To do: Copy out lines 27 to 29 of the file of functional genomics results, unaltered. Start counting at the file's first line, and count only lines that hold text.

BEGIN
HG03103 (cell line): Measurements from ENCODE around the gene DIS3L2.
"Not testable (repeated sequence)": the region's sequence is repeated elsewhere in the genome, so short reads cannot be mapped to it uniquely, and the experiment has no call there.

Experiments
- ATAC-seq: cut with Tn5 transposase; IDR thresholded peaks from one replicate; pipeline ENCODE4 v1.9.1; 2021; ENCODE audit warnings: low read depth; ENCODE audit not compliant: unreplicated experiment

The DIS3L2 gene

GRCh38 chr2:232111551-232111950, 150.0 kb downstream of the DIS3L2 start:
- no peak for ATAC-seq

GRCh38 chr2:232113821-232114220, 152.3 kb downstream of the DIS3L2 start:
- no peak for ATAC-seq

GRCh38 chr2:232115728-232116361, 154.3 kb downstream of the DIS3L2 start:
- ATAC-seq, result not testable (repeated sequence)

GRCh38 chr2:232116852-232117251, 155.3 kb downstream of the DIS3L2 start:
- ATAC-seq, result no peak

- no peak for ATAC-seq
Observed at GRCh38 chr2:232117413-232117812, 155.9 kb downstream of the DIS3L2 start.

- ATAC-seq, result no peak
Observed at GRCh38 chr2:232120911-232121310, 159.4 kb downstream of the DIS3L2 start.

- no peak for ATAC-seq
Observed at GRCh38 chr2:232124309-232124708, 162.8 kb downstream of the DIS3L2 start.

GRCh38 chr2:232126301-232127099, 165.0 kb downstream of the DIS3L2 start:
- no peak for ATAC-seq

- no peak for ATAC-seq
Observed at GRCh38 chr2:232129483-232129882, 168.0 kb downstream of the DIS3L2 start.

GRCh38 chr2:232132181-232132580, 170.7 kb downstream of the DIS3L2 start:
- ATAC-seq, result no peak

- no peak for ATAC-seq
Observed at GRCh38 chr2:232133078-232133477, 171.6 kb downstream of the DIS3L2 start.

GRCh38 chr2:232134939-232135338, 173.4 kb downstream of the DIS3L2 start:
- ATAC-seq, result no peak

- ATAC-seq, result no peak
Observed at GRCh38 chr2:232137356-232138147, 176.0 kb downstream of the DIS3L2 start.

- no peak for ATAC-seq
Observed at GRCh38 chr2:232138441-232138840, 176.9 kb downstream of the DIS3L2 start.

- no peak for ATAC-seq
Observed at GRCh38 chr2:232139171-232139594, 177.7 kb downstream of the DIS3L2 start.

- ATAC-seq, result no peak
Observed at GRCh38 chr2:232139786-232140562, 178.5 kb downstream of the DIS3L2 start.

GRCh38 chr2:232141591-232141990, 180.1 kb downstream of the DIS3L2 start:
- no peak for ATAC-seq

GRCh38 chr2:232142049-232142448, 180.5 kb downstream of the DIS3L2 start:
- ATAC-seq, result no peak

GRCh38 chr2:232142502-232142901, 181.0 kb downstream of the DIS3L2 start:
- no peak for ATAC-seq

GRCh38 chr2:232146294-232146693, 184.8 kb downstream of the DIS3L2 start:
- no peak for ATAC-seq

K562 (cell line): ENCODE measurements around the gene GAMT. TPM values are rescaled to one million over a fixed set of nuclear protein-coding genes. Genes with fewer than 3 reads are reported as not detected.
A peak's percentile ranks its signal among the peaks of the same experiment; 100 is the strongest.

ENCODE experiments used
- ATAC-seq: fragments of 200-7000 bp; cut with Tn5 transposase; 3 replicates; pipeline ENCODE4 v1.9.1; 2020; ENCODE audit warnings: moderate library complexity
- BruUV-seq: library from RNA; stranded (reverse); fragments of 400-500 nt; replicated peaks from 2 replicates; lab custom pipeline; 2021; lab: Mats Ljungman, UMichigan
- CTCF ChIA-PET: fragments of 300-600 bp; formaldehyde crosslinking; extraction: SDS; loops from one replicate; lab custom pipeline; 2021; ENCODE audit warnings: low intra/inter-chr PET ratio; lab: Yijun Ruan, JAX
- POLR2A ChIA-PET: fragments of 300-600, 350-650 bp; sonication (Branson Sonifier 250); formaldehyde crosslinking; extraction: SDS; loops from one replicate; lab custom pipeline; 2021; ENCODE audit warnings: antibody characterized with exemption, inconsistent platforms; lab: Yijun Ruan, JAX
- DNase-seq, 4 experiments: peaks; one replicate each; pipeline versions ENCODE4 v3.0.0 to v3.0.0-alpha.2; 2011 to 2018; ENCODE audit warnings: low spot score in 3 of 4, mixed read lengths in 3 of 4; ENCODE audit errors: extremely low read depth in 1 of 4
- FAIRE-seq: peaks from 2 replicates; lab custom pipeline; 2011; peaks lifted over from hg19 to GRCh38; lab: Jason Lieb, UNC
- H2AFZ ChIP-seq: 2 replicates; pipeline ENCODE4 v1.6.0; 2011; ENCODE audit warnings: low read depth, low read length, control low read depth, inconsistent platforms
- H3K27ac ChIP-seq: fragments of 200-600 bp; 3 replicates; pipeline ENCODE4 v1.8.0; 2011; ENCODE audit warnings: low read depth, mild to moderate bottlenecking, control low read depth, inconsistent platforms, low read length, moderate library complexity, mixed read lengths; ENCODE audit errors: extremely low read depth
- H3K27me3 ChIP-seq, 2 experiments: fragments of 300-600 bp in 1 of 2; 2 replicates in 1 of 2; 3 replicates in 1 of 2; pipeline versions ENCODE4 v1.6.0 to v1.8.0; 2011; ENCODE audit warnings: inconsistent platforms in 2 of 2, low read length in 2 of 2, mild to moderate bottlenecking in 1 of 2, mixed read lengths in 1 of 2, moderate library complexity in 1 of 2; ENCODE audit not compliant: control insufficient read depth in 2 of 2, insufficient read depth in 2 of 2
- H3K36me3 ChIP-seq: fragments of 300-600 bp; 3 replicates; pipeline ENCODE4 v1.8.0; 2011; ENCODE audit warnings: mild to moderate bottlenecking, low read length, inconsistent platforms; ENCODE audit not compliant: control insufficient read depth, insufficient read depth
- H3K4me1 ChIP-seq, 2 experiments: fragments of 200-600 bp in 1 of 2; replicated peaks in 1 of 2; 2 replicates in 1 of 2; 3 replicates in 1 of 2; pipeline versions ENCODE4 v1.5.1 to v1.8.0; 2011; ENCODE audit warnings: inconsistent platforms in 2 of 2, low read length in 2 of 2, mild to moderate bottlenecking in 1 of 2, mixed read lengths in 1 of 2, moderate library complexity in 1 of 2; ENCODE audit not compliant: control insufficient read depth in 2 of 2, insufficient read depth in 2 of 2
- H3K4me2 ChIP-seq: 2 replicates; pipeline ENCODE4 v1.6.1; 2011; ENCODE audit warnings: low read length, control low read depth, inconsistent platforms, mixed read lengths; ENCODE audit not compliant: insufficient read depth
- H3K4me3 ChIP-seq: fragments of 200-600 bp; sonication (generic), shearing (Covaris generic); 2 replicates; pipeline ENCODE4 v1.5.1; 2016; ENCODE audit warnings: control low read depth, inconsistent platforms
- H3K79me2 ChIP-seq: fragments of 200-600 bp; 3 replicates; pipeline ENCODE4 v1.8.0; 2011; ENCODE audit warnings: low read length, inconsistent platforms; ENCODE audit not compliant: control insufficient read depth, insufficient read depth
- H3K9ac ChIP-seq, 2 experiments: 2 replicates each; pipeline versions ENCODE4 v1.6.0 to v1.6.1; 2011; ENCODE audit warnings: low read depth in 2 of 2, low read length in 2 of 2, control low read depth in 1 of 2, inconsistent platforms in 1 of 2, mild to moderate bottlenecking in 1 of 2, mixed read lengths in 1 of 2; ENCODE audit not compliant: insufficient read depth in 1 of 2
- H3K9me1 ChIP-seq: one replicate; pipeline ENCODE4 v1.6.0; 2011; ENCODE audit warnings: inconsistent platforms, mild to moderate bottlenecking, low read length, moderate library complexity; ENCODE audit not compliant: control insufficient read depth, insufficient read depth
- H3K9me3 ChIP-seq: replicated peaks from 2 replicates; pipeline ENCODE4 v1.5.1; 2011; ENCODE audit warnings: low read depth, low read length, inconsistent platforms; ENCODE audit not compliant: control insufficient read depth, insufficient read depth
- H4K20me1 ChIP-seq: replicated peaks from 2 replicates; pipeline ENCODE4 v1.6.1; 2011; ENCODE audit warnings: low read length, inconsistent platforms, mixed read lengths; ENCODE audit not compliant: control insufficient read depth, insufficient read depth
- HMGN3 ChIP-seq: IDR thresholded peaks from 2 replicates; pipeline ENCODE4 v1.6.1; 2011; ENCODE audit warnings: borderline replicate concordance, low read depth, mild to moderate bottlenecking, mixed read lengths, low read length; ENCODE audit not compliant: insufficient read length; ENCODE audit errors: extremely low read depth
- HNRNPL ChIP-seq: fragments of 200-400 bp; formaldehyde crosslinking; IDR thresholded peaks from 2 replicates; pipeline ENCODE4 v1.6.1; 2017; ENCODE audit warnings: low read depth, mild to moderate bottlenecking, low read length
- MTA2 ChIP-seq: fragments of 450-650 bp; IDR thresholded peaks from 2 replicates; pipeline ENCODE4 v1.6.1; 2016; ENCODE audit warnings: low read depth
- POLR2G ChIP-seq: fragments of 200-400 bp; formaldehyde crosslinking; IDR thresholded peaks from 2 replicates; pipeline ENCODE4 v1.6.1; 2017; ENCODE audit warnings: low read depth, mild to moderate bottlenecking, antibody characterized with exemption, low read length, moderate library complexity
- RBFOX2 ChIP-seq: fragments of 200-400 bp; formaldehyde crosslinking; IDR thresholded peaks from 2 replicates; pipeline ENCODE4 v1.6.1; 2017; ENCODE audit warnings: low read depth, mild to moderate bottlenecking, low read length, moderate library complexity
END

Observed at GRCh38 chr2:232133078-232133477, 171.6 kb downstream of the DIS3L2 start.

GRCh38 chr2:232134939-232135338, 173.4 kb downstream of the DIS3L2 start:
- ATAC-seq, result no peak